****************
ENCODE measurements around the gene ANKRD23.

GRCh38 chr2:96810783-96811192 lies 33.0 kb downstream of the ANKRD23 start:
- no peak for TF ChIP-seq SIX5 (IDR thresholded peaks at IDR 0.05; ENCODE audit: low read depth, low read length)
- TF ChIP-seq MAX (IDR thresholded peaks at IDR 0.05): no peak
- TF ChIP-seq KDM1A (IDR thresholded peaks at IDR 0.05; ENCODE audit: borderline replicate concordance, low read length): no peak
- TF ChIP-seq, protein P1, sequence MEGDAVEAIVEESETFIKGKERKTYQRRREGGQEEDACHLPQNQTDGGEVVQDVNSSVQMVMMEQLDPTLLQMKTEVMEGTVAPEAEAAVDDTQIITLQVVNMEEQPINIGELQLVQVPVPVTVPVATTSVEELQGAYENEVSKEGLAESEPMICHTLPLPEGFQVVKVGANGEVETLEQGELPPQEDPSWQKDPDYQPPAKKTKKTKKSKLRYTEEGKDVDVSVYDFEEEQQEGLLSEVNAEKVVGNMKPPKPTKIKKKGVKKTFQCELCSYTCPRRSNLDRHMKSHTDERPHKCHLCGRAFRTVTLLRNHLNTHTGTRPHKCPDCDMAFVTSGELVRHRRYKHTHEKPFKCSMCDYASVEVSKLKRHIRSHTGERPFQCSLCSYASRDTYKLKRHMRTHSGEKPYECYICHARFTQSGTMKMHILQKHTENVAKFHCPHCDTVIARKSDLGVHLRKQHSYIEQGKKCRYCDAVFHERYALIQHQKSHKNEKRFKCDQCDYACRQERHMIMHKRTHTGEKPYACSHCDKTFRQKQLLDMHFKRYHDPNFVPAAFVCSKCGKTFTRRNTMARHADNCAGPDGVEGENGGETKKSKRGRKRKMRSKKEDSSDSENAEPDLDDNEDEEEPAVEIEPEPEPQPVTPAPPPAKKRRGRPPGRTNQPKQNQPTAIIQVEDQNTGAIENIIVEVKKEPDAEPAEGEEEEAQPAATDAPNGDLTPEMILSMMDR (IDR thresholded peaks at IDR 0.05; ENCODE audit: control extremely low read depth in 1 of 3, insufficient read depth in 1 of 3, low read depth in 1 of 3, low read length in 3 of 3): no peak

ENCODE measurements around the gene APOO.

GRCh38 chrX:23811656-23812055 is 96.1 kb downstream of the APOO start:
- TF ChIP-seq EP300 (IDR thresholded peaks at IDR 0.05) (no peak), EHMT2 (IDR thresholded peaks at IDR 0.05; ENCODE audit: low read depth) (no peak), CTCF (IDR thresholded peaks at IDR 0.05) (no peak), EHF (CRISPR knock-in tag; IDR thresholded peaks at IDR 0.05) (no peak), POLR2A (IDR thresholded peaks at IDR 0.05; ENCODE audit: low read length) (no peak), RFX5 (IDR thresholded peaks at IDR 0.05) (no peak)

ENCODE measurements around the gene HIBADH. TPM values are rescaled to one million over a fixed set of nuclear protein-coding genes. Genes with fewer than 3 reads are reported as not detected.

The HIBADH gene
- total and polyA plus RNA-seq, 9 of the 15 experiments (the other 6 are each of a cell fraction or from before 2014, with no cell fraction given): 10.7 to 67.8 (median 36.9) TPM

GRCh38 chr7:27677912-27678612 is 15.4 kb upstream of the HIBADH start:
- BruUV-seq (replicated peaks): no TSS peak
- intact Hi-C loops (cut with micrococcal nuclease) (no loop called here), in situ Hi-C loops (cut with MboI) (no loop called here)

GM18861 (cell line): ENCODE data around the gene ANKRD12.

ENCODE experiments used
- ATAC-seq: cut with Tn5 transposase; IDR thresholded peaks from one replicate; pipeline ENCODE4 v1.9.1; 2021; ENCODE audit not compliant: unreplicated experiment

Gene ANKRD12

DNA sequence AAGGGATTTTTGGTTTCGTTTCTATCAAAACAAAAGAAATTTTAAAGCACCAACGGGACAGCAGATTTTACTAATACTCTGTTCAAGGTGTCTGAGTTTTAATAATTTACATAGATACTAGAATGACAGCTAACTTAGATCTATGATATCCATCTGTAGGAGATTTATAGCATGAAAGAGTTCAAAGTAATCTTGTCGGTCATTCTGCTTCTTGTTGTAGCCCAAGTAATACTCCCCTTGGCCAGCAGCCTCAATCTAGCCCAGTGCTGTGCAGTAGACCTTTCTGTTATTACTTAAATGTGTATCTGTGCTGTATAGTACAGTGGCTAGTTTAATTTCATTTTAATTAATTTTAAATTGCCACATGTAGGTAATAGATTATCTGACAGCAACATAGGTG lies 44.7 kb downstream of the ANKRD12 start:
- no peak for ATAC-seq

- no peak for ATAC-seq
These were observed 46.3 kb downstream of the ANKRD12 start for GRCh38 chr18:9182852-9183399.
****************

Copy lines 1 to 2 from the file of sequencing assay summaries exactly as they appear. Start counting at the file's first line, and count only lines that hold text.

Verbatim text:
ENCODE measurements around the gene ANKRD23.

GRCh38 chr2:96810783-96811192 lies 33.0 kb downstream of the ANKRD23 start: